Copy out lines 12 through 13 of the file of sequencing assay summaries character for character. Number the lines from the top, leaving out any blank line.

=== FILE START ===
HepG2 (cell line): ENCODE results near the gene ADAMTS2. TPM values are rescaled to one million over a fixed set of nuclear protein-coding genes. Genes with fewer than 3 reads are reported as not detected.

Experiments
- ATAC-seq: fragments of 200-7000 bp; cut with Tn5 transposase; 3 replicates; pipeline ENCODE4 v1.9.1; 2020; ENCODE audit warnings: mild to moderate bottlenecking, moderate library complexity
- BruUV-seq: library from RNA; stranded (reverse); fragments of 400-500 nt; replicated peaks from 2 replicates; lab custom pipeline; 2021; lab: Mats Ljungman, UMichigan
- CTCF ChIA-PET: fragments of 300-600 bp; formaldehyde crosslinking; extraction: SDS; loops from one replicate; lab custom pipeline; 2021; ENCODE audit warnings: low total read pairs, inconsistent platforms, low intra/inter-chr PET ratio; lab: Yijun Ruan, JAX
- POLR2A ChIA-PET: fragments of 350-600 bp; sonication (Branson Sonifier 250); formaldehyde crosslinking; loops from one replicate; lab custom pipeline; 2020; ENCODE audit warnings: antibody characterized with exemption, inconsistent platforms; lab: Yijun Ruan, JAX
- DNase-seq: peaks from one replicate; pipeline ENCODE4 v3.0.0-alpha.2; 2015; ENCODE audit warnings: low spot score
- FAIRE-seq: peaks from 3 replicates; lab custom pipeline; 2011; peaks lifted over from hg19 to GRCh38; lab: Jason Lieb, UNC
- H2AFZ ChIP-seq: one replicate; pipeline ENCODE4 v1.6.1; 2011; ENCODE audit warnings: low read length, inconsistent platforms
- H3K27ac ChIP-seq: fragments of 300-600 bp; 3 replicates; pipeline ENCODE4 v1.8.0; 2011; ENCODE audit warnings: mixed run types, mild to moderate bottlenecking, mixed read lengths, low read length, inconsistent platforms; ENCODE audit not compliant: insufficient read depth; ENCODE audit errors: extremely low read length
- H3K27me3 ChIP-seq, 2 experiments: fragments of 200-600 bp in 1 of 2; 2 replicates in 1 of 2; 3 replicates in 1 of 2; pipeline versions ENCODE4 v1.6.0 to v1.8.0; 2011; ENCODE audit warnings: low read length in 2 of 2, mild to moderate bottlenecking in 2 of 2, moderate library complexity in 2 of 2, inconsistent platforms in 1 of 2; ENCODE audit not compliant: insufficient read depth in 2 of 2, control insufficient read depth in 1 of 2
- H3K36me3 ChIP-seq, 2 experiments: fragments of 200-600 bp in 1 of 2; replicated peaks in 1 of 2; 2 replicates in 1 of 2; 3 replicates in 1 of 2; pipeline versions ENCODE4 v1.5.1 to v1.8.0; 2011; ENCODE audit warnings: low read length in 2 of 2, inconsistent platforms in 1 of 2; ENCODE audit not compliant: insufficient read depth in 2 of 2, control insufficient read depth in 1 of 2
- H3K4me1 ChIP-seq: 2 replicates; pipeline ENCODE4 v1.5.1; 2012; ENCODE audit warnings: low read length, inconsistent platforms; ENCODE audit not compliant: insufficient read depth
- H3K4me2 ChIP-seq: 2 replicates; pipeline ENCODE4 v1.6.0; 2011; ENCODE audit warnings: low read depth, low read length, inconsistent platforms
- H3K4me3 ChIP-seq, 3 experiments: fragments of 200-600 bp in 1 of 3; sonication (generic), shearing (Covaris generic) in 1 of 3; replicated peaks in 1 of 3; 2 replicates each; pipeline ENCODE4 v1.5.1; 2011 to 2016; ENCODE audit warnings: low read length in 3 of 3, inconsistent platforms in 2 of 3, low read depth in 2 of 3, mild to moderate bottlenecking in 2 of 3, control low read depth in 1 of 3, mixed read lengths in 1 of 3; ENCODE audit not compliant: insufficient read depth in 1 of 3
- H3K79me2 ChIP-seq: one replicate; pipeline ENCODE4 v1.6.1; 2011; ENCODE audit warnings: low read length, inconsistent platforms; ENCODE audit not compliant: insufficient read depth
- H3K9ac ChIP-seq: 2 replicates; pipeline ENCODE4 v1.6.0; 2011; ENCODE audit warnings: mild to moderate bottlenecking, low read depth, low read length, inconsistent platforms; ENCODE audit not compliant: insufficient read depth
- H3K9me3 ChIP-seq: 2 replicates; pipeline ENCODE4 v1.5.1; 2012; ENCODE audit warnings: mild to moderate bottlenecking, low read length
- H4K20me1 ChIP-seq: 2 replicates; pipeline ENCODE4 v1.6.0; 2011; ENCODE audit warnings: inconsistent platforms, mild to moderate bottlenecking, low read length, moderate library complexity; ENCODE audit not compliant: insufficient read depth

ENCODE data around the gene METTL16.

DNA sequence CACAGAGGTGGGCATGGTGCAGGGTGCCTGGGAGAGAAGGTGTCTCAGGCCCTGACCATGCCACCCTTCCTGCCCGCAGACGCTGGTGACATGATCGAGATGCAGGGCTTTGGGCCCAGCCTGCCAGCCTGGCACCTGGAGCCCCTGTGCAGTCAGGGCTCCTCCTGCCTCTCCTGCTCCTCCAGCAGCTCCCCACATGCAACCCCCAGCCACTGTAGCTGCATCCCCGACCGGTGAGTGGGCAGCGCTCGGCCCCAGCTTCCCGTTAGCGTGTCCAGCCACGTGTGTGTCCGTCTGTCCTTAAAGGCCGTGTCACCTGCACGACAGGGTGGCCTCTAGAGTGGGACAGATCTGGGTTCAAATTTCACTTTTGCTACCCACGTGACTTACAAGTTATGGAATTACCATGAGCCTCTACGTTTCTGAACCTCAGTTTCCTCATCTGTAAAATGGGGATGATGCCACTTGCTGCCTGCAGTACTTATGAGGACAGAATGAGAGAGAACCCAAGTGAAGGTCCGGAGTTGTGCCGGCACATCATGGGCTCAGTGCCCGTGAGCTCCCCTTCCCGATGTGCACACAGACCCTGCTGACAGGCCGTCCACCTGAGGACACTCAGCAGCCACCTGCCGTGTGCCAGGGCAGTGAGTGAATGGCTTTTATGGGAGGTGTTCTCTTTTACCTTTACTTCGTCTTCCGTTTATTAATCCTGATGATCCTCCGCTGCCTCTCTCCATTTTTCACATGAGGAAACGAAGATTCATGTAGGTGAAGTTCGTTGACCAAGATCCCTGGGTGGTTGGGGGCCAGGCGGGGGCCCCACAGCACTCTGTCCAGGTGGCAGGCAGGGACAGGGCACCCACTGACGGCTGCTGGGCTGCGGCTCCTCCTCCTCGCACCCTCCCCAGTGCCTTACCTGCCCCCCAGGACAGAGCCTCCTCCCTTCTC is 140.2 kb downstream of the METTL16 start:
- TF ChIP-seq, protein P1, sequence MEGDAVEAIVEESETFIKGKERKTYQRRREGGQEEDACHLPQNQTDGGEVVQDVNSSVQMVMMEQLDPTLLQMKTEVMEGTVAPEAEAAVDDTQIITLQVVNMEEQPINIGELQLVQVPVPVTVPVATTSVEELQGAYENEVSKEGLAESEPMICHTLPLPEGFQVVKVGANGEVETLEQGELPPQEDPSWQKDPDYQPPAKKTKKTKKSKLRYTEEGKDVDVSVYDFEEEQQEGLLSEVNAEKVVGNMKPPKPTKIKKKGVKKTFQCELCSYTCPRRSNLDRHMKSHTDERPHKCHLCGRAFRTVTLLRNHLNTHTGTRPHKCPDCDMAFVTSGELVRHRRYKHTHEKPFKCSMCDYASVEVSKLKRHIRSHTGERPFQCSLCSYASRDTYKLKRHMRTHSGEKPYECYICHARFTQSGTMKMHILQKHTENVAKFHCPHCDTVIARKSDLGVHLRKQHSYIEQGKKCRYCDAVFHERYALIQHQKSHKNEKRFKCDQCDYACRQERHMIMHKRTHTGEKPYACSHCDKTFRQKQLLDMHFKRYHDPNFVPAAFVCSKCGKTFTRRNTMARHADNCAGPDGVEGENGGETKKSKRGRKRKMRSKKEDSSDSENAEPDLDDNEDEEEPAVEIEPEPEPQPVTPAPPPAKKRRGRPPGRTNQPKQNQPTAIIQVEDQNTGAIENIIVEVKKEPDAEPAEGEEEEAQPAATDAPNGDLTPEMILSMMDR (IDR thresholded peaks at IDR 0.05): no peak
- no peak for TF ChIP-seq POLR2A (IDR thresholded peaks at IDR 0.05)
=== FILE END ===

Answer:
- H3K36me3 ChIP-seq, 2 experiments: fragments of 200-600 bp in 1 of 2; replicated peaks in 1 of 2; 2 replicates in 1 of 2; 3 replicates in 1 of 2; pipeline versions ENCODE4 v1.5.1 to v1.8.0; 2011; ENCODE audit warnings: low read length in 2 of 2, inconsistent platforms in 1 of 2; ENCODE audit not compliant: insufficient read depth in 2 of 2, control insufficient read depth in 1 of 2
- H3K4me1 ChIP-seq: 2 replicates; pipeline ENCODE4 v1.5.1; 2012; ENCODE audit warnings: low read length, inconsistent platforms; ENCODE audit not compliant: insufficient read depth